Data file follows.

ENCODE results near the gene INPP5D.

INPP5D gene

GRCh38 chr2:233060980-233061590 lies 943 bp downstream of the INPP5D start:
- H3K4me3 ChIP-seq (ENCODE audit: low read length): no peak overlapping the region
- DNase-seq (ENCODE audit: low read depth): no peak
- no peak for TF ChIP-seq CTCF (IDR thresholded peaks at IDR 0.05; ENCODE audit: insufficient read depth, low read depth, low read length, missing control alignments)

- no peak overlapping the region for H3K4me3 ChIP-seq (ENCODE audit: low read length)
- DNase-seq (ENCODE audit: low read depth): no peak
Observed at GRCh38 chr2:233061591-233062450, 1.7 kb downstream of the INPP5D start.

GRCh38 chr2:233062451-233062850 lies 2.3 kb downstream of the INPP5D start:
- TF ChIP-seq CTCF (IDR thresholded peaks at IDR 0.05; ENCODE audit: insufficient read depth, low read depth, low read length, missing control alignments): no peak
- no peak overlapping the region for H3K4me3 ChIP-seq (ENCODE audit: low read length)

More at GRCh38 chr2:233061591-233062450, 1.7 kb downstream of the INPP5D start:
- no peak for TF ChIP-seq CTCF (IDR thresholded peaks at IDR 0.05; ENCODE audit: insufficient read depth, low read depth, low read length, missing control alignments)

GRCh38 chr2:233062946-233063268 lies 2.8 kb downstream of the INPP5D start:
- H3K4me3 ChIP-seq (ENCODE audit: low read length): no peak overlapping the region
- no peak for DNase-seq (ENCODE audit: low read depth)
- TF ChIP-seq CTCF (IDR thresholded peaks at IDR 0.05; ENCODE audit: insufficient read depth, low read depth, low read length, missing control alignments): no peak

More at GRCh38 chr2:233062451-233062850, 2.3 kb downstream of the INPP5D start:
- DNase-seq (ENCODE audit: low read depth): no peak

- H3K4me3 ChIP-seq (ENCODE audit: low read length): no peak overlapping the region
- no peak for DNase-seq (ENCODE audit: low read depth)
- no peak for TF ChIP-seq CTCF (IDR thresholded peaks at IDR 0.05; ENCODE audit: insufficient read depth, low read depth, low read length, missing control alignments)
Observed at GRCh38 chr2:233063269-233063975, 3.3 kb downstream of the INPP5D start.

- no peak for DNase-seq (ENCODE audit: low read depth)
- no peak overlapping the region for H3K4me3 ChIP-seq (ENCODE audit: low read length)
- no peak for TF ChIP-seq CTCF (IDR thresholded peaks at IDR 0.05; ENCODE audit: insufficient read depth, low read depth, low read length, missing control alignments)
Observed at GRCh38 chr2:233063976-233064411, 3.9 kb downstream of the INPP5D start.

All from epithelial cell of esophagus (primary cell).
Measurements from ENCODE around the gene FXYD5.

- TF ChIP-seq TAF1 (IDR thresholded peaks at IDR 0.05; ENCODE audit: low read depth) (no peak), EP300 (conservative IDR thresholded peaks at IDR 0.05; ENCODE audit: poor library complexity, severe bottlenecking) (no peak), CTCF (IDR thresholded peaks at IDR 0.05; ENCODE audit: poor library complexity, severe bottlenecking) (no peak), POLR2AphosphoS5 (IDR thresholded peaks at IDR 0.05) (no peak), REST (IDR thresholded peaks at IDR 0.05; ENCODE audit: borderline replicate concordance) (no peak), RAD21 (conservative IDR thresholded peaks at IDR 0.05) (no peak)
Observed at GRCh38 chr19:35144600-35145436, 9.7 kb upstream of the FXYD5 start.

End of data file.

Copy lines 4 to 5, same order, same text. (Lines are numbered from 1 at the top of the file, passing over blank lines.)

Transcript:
- H3K4me3 ChIP-seq (ENCODE audit: low read length): no peak overlapping the region
- DNase-seq (ENCODE audit: low read depth): no peak